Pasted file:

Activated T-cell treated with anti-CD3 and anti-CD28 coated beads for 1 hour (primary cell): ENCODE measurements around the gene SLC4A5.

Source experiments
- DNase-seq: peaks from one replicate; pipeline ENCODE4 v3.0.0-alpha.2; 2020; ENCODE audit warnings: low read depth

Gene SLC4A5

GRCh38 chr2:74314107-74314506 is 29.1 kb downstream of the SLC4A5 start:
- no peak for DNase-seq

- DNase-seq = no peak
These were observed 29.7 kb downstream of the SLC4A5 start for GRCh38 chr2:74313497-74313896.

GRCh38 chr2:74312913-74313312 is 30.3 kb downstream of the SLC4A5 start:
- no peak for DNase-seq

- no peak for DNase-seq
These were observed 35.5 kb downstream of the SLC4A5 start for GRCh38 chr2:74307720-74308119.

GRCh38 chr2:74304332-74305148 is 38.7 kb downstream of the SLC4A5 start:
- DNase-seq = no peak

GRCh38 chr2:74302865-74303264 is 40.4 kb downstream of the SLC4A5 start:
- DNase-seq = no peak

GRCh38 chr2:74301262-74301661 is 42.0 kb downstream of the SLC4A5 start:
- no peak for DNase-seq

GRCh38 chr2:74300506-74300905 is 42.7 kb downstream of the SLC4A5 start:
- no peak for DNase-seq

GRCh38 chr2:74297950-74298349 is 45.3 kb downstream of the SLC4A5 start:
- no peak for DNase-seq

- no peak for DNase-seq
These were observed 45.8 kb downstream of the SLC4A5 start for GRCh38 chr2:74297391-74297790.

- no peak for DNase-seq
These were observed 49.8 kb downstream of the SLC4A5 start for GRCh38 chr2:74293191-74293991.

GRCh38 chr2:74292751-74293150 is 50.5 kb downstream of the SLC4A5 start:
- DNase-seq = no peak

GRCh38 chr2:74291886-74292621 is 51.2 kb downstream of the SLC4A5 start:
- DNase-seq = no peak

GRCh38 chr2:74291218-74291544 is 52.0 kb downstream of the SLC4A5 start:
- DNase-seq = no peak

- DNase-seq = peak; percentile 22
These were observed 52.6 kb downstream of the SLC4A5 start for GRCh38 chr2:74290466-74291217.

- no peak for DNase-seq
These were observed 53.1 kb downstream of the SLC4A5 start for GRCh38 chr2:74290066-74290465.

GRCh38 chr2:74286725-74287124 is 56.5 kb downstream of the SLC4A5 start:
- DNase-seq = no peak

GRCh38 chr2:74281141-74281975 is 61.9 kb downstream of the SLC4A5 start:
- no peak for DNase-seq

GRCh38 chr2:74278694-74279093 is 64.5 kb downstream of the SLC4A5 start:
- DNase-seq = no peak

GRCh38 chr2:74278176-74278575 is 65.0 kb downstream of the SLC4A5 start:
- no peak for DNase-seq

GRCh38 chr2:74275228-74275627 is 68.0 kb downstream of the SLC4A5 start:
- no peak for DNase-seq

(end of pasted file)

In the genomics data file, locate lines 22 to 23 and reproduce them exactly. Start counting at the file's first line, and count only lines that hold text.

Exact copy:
- no peak for DNase-seq

- no peak for DNase-seq